Flamenco Fever “Live Direct to Disc”

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A distinguished member of the Better Records Jazz Hall of Fame.

Triple Plus (A+++) sound on both sides, this is a Direct to Disc Demo Disc like nothing you’ve heard. The sound is breathtakingly real – you are there in the club with the guitarist and these dancers. If you have the power to drive big speakers, the dynamics and bass transients of this copy are going to rock your world, literally.

This is an INCREDIBLY RARE very nice looking M&K Realtime Direct-to-Disc LP that plays about as quietly as they ever do and has truly DEMO DISC sound. 

The sound is breathtakingly real. Years ago I dropped the needle on this record without paying attention to the volume level and when the dancers started pounding the floor, one of my woofers blew out! This record is about as dynamic as they come and has the kind of solid bass that few recordings that I’m aware of can lay claim to.

As an interesting side note, this album was recorded on location. The other M&K Direct to Disc record that I like was also recorded on location. Most of the M&K Direct to Discs were recorded in the showroom of the stereo store that Miller and Kreisel owned, which, like any showroom, was carpeted and draped. This is why almost all their records sound “dead”. This was their intention, of course. They wanted the sound to be “live” in your living room. I prefer to hear the kind of ambience that would be found in a real location, and so I have never been much of a fan of their label.

This record, however, gives you both that Direct Disc immediacy and freedom from distortion, as well as the live ambience of the location — the best of both worlds.

Prokofiev’s Lt. Kije at 45 RPM – An Audiophile Pressing to Shame Them All

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Prokofiev / Lt. Kije / Abbado

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A distinguished member of the Better Records Orchestral Music Hall of Fame.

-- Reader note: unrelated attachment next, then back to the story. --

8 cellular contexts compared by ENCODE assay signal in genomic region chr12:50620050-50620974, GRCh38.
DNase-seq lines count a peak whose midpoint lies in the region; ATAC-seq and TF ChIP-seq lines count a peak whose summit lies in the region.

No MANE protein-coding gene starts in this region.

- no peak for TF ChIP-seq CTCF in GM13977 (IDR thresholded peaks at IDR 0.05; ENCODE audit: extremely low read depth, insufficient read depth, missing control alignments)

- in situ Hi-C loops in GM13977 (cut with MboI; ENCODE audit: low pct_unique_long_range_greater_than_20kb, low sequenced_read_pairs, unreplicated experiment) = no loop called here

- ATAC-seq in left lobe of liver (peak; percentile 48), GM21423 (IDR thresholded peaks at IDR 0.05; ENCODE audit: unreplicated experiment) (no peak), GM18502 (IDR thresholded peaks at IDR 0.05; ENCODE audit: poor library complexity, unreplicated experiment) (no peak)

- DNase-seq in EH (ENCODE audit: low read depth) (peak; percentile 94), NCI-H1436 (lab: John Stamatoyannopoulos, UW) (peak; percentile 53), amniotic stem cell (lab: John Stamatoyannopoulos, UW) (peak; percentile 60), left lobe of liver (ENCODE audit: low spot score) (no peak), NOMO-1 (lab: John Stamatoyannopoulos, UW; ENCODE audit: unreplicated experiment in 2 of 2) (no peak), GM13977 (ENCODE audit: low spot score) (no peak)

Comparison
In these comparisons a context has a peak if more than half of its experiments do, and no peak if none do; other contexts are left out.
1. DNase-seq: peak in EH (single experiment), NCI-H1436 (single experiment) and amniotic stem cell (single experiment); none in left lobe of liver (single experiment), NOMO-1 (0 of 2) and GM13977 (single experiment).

This Japanese 45 RPM remastering of our favorite recording of Prokofiev’s wonderful Lt. Kije Suite has DEMONSTRATION QUALITY SOUND. For starters, there are very few records with dynamics comparable to these. Since this is my favorite performance of all time, I can’t recommend the record any more highly. 

Most of what’s “bad” about a DG recording from 1978 is ameliorated with this pressing. The bass drum (drums?) here must be heard to be believed. We know of no Golden Age recording with as believable a presentation of the instrument as this.

The drum is clearly and precisely located at the back of the stage; even better, it’s as huge and powerful and room-filling as it would have been had you attended the session yourself. That’s our idea of hi-fidelity here at Better Records. (more…)

Harry James & His Big Band – The King James Version – Our Shootout Winner from 2009

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A distinguished member of the Better Records Jazz Hall of Fame.

This White Hot Stamper has the best side two we have ever heard! Side two fulfills the promise of the direct to disc recording approach in a way that few — very few — direct to disc pressings do. To be honest, the typical pressing of The King James Version leaves much to be desired. As a rule two areas are especially lacking: there is a noticeable lack of presence on most copies, causing the brass to get stuck in the speakers and lose its bite; and, every bit as bad, the sound is often just plain compressed, lacking energy and life. The musicians on most copies are just not giving it their all. 

But wait a minute. This is a direct disc. How can it be compressed, or lack transients? Aren’t those tape recorder problems that are supposed to be eliminated by the direct to disc recording process?

Maybe so, but there is some very strong evidence to the contrary, and this record is that evidence. Side two kills side one in the areas we described. Side one earned an A Plus grade, quite good, far better than average, but not in the same league as side two. But other side ones we’ve played have had plenty of energy and drive and jump out of the speakers sound, just not this one. It’s the pressing, not the recording.

Even though the mastering is fixed at the live event, there are many other variables which no doubt affect the sound. The album is pressed in three different countries: the United States, Japan and Germany. Many mothers were pulled from the acetates and many, many stampers made from those mothers. (more…)